Simple question about where to bind VAO

I have a simple question (I think), just to do a correct code:

if I have that code:

glGenVertexArrays(1, &vao);
    glBindVertexArray(vao);  //(LOCATION A) Better to put here the bind??
    glGenBuffers(1, &vbo_vertex);

    //(LOCATION B)

    glBindBuffer(GL_ARRAY_BUFFER, vbo_vertex);

    //(LOCATION C)

    glBufferData(GL_ARRAY_BUFFER, vertices.size() * sizeof(glm::vec3), &vertices[0], GL_STATIC_DRAW);

    //(LOCATION D)
        0,                  // attribute
        3,                  // size
        GL_FLOAT,           // type
        GL_FALSE,           // normalized?
        0,                  // stride
        (void*)0            // array buffer offset
    glBindBuffer( GL_ARRAY_BUFFER, 0);

Which is the better location to put the “glBindVertexArray”?
In all of these location I get the same correct result.

A last question, in my paint function I can draw without bind vao ( I can delete it in my code without problem), all I have to do is to call “glEnableVertexAttribArray(0);”, so bind the vao or enable the vertex attribute is the same thing?

Thank you

You’re not asking the right question. The question shouldn’t be “what line of code do I put the VAO bind on?” It ought to be “what functions modify the currently bound VAO’s state?” Because once you know what, the former question answers itself.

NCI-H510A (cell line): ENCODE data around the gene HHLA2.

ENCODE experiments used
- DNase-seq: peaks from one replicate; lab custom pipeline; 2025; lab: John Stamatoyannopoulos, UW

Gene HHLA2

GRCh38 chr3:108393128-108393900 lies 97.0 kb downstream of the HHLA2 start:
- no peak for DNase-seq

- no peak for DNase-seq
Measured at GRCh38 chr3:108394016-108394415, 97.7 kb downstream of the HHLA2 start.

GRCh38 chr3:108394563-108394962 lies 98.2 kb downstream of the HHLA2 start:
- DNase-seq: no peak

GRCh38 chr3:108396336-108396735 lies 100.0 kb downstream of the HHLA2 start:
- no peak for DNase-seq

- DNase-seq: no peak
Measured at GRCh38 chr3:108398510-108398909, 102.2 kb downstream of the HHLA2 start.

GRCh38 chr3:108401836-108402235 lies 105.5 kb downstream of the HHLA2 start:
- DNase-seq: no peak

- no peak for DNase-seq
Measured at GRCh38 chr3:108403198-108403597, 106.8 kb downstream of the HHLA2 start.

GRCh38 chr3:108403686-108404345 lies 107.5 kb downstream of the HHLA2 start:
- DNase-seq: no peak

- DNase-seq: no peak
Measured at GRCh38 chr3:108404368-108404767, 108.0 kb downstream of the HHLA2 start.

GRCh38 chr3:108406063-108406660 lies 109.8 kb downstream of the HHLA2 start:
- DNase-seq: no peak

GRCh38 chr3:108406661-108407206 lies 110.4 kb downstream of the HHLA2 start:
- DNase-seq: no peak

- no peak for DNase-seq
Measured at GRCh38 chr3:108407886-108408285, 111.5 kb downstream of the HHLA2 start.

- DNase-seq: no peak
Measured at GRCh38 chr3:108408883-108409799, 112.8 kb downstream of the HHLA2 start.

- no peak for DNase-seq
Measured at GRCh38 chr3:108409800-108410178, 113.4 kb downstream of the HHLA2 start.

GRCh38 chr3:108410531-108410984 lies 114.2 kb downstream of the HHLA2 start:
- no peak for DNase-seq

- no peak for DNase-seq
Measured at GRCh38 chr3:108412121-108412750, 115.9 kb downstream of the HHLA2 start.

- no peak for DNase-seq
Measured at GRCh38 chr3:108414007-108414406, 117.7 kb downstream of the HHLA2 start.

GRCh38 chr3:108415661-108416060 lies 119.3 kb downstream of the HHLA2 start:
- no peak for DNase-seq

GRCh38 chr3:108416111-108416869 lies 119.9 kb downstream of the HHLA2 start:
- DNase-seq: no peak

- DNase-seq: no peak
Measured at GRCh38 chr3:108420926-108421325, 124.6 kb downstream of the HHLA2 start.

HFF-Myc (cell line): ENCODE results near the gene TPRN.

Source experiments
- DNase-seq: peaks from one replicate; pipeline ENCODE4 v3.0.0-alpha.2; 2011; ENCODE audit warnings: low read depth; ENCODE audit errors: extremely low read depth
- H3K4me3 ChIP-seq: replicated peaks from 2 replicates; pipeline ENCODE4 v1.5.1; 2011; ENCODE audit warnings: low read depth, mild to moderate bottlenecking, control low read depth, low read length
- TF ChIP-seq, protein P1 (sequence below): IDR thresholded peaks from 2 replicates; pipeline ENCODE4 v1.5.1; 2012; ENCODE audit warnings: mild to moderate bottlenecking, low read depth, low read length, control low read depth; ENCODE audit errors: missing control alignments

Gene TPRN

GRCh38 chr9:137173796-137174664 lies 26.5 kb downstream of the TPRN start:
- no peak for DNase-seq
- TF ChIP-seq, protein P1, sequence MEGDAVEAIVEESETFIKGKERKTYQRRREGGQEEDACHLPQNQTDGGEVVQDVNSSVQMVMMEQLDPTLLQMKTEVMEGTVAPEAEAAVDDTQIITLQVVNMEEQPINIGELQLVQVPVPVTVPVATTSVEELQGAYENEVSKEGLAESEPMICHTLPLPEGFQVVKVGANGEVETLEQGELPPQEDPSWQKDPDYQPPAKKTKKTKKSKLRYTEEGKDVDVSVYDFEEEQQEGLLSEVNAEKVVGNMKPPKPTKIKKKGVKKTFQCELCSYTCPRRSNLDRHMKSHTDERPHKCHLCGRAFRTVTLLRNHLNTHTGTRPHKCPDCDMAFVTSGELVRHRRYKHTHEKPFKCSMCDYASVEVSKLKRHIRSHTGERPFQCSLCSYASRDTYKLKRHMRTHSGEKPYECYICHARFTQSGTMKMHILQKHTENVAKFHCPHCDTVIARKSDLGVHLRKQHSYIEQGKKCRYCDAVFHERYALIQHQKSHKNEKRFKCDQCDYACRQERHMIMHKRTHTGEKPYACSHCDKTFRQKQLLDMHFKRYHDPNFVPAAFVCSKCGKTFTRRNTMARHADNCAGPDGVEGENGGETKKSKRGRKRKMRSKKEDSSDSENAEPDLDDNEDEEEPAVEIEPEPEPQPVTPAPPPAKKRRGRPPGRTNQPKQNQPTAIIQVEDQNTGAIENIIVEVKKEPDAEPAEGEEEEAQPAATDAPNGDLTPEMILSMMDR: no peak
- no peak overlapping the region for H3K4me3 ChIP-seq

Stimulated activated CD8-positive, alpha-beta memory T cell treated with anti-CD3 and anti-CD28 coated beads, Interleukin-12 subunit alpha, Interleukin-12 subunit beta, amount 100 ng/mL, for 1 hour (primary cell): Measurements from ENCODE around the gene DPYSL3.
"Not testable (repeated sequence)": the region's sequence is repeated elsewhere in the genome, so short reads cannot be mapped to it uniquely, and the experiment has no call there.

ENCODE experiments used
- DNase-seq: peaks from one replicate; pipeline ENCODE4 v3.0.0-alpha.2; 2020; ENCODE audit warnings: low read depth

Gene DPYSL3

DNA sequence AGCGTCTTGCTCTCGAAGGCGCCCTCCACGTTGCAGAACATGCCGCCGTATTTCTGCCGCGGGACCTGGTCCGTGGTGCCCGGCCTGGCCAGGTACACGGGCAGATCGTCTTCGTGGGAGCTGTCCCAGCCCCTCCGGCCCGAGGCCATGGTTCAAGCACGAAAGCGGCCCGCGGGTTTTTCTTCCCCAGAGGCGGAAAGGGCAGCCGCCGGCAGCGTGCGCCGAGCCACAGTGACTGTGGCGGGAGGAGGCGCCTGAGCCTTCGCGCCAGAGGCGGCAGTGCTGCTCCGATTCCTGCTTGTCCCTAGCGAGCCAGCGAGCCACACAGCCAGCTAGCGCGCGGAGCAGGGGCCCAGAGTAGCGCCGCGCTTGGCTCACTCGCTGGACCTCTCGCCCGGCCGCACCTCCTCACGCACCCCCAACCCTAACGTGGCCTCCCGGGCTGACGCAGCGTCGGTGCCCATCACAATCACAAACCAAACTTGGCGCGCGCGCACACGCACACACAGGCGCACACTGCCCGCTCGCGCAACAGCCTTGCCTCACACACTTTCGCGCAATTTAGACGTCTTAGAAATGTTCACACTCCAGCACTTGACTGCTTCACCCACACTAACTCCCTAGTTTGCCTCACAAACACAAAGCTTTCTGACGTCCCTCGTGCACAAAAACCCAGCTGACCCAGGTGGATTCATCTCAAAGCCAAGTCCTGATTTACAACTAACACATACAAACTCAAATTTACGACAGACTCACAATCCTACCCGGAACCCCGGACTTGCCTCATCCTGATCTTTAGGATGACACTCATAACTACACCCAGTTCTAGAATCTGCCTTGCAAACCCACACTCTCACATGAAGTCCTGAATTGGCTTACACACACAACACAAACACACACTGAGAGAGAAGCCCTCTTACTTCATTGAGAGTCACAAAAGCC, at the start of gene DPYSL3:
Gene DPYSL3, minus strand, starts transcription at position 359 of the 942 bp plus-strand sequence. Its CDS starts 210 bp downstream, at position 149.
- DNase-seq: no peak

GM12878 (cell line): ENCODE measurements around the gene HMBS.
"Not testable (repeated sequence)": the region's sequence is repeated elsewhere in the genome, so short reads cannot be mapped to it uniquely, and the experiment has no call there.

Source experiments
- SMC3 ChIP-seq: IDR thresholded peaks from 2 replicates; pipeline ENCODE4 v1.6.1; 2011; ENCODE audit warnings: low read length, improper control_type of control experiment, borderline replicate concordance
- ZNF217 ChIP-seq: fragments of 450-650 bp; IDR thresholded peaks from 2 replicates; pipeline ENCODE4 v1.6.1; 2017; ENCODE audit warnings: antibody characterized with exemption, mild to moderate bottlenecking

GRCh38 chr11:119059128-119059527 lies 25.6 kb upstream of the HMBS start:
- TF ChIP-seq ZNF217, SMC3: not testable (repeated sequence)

All of the functions listed on this page modify VAO state (except where otherwise stated) modify the currently bound VAO. Note that glBindBuffer only modifies the current VAO when binding to GL_ELEMENT_ARRAY_BUFFER. If a function isn’t listed there, it doesn’t modify VAO state.

It doesn’t matter. None of the functions which are called between locations A and D modify the VAO state. glVertexAttribPointer() and glEnableVertexAttribArray() modify the VAO state, so it needs to be bound before calling those functions.

The compatibility profile has a “default VAO” which is bound at start-up and whenever you call glBindVertexArray(0). So if you don’t create and bind a VAO, the default VAO is used. Prior to OpenGL 3.0, vertex attribute state was global state, so the effect was as if you only have the default VAO and it is always bound.

A VAO simply encapsulates all of the state related to vertex attributes in an object. This allows you to change all attribute-related state with a single glBindVertexArray() call, rather than needing several calls per attribute.

If you’re using the compatibility profile and you only have a single “mesh”, there’s no particular need to use VAOs. The core profile doesn’t have a default VAO, so if you’re using the core profile you have to create and bind a VAO prior to specifying attribute state or rendering. For either profile, if you need to perform multiple rendering operations with different attribute data, creating a VAO for each combination of settings and switching between VAOs is simpler and more efficient than creating a single VAO and continually changing its state.

Thank you very much Alfonse e GClaments, now it’s clear.